Recently, the US Wine & Spirits magazine website published an excellent article on the wines of Lunigiana. If you’re interested in wine, I’d certainly suggest you read it. While I admit to being fond of a glass or two of wine, I am certainly not an expert. However, this is one of the most helpful articles on the region’s wines that I have read for the non-expert like me.
Click here to read the article:
A few key points on the wines of Lunigiana from the article
- The wines of Lunigiana are mainly Colli Di Luni DOC or Toscana IGT. The Colli di Luni DOC, created in 1989, is the largest denomination both in volume of wine and the number of wineries. It is one of the few Italian Wine appellations to cross regional boundaries.
- Lunigiana has distinctive terroirs thanks to its terrain and microclimates:
- the Magra valley with its sandy soil rich in alluvial deposits and salinity levels reduced by the fresh river water, produces wines that are fresh, simple and best drunk young.
- the hills, where the terraces offer better ventilation and drainage and where there are significant differences in the day and nighttime temperatures, produces wines with more perfume, body and complexity. Here the grape yields are lower than in the valley and the fermentation time and ageing process is longer. The alcohol content tends to be higher.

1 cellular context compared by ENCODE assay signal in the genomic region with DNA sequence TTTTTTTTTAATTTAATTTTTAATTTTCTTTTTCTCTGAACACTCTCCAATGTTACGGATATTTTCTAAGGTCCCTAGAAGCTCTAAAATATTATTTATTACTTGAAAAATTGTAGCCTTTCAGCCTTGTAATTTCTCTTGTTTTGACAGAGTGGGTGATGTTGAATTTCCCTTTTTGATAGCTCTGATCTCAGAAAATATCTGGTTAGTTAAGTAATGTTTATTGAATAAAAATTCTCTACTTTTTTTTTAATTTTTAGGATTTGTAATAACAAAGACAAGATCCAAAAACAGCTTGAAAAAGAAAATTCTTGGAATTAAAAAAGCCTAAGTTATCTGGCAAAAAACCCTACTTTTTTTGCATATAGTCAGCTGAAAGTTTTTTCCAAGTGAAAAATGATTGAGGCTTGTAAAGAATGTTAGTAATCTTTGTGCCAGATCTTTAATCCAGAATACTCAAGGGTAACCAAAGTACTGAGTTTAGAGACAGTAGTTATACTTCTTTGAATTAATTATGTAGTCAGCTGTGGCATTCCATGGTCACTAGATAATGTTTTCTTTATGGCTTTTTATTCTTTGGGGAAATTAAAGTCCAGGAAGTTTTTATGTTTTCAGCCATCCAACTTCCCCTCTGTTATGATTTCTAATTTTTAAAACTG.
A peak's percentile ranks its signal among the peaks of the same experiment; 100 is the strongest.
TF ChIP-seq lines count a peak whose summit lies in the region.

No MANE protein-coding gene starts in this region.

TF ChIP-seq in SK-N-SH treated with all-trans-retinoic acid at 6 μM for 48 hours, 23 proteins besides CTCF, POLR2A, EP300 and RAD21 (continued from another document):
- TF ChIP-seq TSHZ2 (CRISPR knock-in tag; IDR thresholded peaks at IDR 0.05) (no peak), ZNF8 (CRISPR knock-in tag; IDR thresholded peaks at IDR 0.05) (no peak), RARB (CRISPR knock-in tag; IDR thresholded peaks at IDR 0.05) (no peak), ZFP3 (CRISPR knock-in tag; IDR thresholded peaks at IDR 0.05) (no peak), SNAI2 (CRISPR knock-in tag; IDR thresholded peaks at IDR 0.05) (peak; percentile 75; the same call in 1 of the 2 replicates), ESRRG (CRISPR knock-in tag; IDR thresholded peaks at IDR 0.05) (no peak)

Contrast these terroirs with the area behind Massa, Carrara and Montignoso that produces the Candia dei Colli Apuani DOC wines. The soil here has more clay and chalk than the Colli di Luni, making for earthier and more concentrated wines.
- The main grape variety in the Ligurian part of Lunigiana is vermentino. In Tuscany it is sangiovese.
- Colli di Luni vermentinos are softer and rounder than most of the Ligurian vermentinos, although they may have less flavour. They are lighter and more elegant than those from further south, for example from Sardinia.
- One of the rising stars in Lunigiana is Vermentino Nero, which is indigenous to the area. It is still quite rare as it is both difficult to grow and to turn into wine.
- Some of Lunigiana’s most exciting wines are bottled under the Toscana IGT label rather than the Colli di Luni DOC.
- Many of Lunigiana’s indigenous grape varieties are found nowhere else.
- The largest winery in Lunigiana is Lunae, which produces 37,500 cases from its 16 acres of vineyards and the grapes from 150 small farmers.
- There are over 40 wineries in Lunigiana producing indigenous grape varieties. Most of these wineries are small.
The Wines of Lunigiana appeared on Ciao Lunigiana on 20 April 2013. All rights reserved.